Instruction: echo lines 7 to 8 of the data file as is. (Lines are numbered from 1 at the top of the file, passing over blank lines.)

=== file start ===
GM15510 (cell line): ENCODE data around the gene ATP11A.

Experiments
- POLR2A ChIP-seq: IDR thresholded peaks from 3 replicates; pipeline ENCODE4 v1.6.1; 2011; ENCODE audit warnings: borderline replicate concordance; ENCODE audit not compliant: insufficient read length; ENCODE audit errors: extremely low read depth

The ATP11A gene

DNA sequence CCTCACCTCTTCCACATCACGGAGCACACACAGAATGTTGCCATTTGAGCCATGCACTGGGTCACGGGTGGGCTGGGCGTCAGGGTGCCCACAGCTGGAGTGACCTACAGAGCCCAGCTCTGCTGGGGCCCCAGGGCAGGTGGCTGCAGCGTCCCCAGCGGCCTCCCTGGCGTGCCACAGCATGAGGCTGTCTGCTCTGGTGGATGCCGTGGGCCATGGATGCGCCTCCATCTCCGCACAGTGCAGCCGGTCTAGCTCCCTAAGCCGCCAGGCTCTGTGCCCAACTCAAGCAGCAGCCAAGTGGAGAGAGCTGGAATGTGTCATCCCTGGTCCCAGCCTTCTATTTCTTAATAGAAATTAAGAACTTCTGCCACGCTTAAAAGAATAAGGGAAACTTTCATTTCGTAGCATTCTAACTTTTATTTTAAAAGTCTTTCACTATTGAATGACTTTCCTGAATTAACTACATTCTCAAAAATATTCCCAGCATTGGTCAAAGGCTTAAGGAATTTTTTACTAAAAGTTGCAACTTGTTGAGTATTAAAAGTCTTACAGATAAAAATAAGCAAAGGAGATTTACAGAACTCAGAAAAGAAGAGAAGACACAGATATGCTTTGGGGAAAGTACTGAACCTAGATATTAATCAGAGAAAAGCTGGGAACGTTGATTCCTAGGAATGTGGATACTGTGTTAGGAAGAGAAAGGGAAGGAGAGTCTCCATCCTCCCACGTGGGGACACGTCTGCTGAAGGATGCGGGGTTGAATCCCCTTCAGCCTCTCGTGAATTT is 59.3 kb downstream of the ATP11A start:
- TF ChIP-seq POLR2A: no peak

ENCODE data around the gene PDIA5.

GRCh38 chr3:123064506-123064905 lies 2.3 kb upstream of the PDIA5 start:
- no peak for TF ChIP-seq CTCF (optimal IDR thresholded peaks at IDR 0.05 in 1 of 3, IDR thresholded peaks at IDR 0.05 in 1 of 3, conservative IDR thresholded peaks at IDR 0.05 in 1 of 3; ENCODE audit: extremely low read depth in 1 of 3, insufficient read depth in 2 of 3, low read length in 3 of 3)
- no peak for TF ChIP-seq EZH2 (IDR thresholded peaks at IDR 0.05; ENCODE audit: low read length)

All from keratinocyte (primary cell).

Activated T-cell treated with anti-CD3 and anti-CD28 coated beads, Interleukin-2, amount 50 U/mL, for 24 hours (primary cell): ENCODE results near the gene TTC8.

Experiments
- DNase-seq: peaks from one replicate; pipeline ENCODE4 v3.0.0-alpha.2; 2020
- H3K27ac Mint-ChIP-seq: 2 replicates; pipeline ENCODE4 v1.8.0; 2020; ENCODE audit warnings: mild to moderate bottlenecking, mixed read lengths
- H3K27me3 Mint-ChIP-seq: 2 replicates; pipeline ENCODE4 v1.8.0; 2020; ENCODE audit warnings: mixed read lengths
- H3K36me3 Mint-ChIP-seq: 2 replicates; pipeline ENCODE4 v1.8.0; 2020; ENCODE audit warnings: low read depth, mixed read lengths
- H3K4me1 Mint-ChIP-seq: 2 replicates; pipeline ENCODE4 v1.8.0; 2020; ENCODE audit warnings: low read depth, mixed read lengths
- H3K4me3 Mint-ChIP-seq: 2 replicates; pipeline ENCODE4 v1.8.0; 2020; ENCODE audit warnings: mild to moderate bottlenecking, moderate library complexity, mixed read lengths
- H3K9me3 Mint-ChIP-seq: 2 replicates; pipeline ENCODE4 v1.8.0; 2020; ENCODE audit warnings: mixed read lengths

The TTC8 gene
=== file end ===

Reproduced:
ENCODE data around the gene PDIA5.

GRCh38 chr3:123064506-123064905 lies 2.3 kb upstream of the PDIA5 start: